Kevin A. Miller is Associate Rector of Adult Formation at Church of the Resurrection in Wheaton, IL.

In 1999, because of its “calling to be a place of healing”, Mr. Miller’s church left the US Episcopal Church and associated itself with the Anglican Archbishops of Rwanda and South East Asia, thus asserting some tenuous though confused connection with the worldwide Anglican Communion.

In a curious demonstration of his church’s dedication to healing ministry, Miller has recently written an article in Christianity Today (http://www.christianitytoday.com/parse/channel/comments/allreviews.html?id=116670&showall=true)in which he takes to task well-known authors Donald Miller, Brian McLaren, and Rob Bell (MM&B).

Mr. Miller is unhappy with the direction MM&B have taken in their thinking in the past ten years. He is upset that Messrs. MM&B have in his eyes “flirted” with universalism, abandoned the authorized “biblical” stance on homosexuality, and, in at least one case, abandoned church.

What has led these Christian thinkers to fall prey to Miller’s trinity of evils? Mr. Miller proposes as his starting explanation that MM&B have been seduced by “celebrity’s corrosive power, a power Jesus understood and fled from (John 6:15)”.

My journey is not unlike the journeys of MM&B. But, I certainly have never had the privilege of being seduced by “celebrity’s corrosive power”.  So, Kevin Miller is going to have to reach a little deeper to explain my transition from safe card-carrying evangelicalism to something that feels to me to be equally rooted in Scripture and faithful to the Gospel but gentler and more open than my past adherence to the agendas of the rigid narrowly-defined evangelical culture that apparently makes Mr. Miller feel truly Christian.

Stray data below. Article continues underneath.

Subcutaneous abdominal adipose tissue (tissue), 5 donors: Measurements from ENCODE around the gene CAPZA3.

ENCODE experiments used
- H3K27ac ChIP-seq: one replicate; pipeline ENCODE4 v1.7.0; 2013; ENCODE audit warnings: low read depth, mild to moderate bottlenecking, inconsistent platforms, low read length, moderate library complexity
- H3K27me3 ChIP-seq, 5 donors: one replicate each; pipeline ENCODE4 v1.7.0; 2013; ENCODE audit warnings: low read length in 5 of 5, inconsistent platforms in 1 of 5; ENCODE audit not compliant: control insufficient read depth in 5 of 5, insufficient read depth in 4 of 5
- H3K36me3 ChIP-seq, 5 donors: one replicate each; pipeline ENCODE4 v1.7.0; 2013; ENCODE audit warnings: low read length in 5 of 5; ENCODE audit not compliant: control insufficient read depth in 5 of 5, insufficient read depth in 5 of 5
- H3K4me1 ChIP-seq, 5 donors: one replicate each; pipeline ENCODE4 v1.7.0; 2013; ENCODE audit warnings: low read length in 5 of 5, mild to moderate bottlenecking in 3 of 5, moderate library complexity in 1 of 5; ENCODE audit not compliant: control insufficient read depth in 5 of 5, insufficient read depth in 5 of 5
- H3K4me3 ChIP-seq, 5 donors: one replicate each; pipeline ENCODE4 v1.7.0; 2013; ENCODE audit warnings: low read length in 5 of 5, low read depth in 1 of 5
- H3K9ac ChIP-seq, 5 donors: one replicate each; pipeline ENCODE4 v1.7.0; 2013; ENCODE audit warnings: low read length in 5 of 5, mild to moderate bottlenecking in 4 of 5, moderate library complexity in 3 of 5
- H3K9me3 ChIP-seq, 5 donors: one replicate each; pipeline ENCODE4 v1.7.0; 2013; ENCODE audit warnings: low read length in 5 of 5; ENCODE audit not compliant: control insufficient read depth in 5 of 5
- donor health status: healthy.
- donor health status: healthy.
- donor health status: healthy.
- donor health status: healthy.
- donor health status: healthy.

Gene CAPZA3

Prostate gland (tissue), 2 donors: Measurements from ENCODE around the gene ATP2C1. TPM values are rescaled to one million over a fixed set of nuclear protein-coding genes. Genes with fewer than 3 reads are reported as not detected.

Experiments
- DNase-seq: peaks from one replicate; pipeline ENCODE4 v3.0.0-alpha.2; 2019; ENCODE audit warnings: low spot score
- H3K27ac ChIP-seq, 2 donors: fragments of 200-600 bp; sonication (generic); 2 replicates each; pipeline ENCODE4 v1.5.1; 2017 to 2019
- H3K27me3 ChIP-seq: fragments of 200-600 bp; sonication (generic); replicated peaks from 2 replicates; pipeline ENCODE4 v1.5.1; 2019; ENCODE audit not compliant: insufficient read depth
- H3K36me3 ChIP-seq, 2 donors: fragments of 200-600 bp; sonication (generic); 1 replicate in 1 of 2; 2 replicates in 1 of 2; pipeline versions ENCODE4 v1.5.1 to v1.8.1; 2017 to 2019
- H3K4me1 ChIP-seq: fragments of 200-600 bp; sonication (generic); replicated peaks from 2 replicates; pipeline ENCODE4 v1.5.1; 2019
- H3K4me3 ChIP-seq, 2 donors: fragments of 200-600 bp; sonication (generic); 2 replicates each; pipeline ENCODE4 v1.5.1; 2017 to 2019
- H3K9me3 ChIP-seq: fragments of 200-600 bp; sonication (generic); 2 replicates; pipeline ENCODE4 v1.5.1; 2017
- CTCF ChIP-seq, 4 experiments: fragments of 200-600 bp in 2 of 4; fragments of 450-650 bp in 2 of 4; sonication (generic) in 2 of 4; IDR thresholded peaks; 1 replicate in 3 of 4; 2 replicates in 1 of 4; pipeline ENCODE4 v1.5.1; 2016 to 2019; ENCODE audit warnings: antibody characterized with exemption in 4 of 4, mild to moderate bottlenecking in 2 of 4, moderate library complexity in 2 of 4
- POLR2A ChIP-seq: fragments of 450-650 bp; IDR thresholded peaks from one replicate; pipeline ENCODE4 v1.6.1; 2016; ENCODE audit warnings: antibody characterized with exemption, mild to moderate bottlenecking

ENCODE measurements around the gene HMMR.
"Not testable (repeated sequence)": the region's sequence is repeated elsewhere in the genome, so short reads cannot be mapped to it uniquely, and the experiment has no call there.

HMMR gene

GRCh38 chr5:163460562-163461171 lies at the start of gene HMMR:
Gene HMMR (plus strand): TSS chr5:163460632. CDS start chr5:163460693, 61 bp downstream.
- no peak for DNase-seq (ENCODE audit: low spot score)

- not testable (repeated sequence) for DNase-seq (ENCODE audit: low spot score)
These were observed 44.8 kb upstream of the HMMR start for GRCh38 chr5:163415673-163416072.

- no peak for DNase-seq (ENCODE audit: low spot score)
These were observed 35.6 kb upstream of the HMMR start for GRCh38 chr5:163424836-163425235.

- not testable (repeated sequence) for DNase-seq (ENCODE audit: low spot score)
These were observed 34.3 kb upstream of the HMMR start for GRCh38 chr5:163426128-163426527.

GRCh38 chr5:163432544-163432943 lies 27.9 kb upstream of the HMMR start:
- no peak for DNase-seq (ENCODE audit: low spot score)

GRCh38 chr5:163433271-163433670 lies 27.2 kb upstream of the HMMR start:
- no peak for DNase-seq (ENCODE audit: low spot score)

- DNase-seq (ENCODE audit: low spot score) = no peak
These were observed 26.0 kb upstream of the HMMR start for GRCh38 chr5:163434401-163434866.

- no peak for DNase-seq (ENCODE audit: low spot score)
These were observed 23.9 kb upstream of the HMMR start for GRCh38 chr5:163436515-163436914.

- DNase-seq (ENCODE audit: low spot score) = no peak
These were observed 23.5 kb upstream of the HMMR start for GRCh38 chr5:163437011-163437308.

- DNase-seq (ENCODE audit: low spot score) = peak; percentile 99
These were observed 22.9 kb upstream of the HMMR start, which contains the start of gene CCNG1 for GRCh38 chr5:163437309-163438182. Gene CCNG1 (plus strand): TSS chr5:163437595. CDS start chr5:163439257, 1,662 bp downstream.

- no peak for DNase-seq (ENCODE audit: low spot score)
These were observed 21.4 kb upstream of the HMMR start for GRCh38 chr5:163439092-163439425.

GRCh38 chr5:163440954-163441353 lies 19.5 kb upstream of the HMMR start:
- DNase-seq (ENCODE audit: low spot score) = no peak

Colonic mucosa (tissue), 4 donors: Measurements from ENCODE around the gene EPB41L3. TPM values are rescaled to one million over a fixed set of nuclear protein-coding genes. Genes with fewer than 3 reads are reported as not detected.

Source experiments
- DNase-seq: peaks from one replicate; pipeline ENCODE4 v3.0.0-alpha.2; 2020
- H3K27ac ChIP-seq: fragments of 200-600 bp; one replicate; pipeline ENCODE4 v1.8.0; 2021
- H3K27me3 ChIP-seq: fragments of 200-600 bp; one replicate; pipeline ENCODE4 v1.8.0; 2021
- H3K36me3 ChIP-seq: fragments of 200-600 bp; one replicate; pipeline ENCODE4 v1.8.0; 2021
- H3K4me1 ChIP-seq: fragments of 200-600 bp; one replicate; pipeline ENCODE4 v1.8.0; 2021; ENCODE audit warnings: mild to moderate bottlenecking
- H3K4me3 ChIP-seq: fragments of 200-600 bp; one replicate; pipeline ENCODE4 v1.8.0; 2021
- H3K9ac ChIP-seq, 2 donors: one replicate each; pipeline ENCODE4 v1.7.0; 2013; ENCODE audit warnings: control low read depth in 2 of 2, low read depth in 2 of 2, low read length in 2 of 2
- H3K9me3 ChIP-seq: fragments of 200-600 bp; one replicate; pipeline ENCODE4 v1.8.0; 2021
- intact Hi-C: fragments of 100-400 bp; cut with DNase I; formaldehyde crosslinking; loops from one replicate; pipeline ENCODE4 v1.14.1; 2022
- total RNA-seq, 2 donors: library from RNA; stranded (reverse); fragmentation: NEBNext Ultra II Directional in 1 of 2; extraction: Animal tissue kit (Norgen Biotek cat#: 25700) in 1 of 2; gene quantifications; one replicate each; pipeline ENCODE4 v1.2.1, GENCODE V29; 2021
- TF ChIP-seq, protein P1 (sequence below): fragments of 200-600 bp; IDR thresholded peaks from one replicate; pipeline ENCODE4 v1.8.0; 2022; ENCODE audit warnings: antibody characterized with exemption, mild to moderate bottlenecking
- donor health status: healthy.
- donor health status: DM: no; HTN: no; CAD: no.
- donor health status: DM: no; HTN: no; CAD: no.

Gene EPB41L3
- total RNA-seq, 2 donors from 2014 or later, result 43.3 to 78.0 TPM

Kevin Miller reaches for a deeper explanation for the cause of MM&B’s departure from “the church’s teachings and worship” suggesting that their error in fact was embedded in an imbalance inherent in popular evangelicalism itself.

Miller argues that the problems in evangelicalism that have given rise to MM&B’s present apostasy is that evangelicals have tended to put “the individual getting right with God” ahead of the communal,” stressing “the religious born-again experience” over “received teaching,” and “the innovative way to do mission” over “the Great Tradition.”

I doubt either MM or B would recognize themselves in Mr Miller’s analysis. Certainly, I do not recognize myself in his description.

I am deeply committed to encouraging people individually to live in right relationship with God, with one another and with all of creation. I pursue this commitment to individual spiritual growth and practice in the context of a vibrant living community of faith in Christ. Miller’s conflict between individual and communal has no bearing on the realities of my life. This is not an atom that can be split.

Christian faith is profoundly individual and deeply communal. There is no place in Christian faith for an individual/communal dichotomy. We are spiritual beings who live in community. The more deeply we enter into an awareness of our true nature the more fully we come to experience ourselves as connected to all other forms of life.  This awareness may not always be expressed in exactly the ways Mr. Miller wants to authorize, but the important thing is the awareness that in Christ we are bound to one another.

It is not apostasy to acknowledge that some of the traditional ways we have in the past attempted to manifest in communal form our individual commitment to God have been less than helpful. I do not feel called to get all grumpy and perturbed when new ways of communally expressing Christian faith do not exactly parallel precisely the patterns with which I am familiar. Rather than attacking creative attempts to make the Gospel accessible in a radically and rapidly changing cultural context, it might be more helpful to affirm these efforts and find ways we can move together in the Spirit to communicate the good news of God’s love in Christ to the world.